Since the early colonial days, New Hampshire has been a welcoming environment for the arts. During the 19th century, the famous poets T.S. Eliot and Robert Frost, and the world-renowned artists Albert Bierstadt and Winslow Homer were drawn to the majestic beauty of New Hampshire’s White Mountains and picturesque wooded countryside. Today, that creative tradition continues to flourish in our local towns, including Peterborough, which remains a modern hub for the arts.
Among the artists that reside in Peterborough is Laura Jayne Blackmer. She is a talented artist whose paintings explore the art of working in wax, a technique known as encaustic art, that can be dated back to the ancient Greeks of the fifth century B.C. What exactly is encaustic painting? It’s a mixed media technique that incorporates a heated mixture of beeswax and resin to which colored oil-based or pastel pigments have been added. The word encaustic is derived from the ancient Greeks and is defined as “burning in.” Successive layers of heated wax are applied throughout the process, creating a subtle translucent depth as the layers are built up, one by one. The heated liquid may be applied to a prepared canvas or to a similarly prepared wood surface. To create texture the artist may include a variety of materials, among which can be paper, found objects, or natural botanical materials. The top layer may be buffed to a soft gloss. The final product is quite durable, though temperatures of 180 to 200 degrees should be avoided for both you and your paintings!
Laura Jayne, also known professionally as LJ, studied this artform at Franklin Pierce College. She attended the school between 2012-2016 and graduated with dual majors in art and psychology. She began her studies in psychology; however, because of her innate artistic nature she elected to take a class in caustic painting. The professor was so impressed with her talent that he urged her to include the study of art in her curriculum. For the last two years, LJ has devoted much of her time to pursuing her art and has received recognition for her work. She also participated in the fall Monadnock Art Studio Tours in 2018 and 2019.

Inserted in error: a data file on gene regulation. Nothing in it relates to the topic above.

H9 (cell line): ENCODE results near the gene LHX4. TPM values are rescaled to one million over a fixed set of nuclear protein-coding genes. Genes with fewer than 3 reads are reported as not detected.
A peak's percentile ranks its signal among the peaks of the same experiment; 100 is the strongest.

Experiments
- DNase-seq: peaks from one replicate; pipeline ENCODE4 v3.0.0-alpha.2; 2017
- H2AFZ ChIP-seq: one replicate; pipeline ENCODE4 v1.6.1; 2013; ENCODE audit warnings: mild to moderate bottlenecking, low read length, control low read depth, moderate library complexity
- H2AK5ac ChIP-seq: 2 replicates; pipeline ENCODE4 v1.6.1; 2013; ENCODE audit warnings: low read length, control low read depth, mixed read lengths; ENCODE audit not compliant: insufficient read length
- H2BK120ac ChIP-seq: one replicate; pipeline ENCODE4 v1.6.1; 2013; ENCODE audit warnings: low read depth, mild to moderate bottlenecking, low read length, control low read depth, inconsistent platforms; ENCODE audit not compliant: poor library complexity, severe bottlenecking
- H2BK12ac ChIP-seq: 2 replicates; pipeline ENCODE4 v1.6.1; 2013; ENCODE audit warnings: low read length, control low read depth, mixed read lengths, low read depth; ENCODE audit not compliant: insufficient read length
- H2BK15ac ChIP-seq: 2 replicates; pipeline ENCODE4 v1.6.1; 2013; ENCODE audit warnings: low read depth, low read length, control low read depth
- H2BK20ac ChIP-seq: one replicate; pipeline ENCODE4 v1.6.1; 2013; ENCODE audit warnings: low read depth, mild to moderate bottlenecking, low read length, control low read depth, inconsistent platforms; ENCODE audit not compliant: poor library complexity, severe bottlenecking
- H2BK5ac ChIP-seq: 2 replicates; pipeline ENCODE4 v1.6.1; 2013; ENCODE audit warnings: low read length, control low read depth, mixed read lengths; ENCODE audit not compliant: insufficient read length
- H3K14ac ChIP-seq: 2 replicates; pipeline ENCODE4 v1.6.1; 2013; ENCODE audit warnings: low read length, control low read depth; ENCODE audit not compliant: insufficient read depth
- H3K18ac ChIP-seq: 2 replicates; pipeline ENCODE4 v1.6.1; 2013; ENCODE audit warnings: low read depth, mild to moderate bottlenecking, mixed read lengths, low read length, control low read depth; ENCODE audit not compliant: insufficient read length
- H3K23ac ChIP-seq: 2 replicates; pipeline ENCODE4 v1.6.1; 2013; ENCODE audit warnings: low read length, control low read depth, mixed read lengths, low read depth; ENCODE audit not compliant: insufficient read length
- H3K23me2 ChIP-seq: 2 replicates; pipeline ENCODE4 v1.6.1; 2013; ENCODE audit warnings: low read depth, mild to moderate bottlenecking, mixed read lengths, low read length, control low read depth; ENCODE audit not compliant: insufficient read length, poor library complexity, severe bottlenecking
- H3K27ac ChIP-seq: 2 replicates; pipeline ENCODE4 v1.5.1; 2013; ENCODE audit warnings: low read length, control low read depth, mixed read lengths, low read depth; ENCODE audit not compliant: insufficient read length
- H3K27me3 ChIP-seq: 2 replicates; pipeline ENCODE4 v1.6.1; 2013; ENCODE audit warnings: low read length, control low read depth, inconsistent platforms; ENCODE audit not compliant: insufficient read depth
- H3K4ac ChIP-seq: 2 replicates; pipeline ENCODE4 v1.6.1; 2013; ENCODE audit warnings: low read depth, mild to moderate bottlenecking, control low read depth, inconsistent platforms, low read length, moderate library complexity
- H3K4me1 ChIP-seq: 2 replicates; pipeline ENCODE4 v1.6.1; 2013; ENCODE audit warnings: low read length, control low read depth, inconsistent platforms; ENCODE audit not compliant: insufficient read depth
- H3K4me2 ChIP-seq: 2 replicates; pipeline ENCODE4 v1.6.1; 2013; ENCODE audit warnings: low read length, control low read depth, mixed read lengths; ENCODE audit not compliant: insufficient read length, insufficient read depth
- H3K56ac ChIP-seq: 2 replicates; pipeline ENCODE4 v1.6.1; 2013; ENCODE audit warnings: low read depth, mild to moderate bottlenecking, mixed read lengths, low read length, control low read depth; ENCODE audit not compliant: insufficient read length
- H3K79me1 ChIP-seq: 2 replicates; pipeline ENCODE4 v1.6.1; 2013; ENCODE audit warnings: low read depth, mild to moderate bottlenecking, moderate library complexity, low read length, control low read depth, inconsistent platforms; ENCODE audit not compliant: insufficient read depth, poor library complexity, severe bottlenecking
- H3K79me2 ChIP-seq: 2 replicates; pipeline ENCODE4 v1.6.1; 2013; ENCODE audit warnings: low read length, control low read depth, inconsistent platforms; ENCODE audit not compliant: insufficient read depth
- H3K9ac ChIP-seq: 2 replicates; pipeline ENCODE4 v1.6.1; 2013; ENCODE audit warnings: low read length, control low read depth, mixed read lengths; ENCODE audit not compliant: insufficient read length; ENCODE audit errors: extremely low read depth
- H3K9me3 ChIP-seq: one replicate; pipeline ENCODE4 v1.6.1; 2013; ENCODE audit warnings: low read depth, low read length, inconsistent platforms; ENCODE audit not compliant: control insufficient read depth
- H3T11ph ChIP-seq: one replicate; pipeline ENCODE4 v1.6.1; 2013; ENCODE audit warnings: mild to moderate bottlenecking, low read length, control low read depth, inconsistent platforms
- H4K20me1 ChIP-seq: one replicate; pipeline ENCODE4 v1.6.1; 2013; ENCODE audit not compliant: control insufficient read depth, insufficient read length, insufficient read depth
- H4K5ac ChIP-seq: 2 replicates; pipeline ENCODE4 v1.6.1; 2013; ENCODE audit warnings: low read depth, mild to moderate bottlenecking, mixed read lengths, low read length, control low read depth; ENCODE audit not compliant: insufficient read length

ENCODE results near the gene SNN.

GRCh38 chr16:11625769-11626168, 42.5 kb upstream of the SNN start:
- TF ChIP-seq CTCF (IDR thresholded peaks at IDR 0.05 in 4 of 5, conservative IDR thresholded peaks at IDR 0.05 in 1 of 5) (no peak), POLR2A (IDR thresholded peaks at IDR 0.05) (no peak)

LJ has fully immersed herself in the arts, and to that end, she works at The Monadnock Center For History And Culture, as well as The Fry Fine Art Gallery in Peterborough, where she will be a featured artist in an upcoming show that begins on Feb. 7 and runs through May 30, 2020. In addition, her works can be seen at The Gallery at Depot Square in the Offices at Depot Square in their new show, RECLAIMED, RECYCLED, REIMAGINED. The exhibit profiles artists who incorporate discarded and recycled materials into their work, giving those items a second chance at “life.”
LJ’s Facebook page is a great place to get acquainted with the artist, and her art. A wide range of her paintings and encaustic works can be seen there. The paintings range in size from 5”x7” miniatures to larger works, and she will even create custom-designed mugs for discerning thirst quenchers! And, you can also commission LJ to create original works of art, to meet your specifications and your expectations.
Artists always bring their own sensibilities to their creations. That’s what imbues their works with their own unique visions. When LJ was asked how she defines art, she said, “Art should make the viewer feel something, it should evoke an emotional response.”
For more information on LJ’s upcoming show at the Fry Fine Art Gallery, located at 36 Grove Street in Peterborough, you can call: 603-784-5420. A Reception will be held on Friday, Feb. 7, from 5-7 p.m.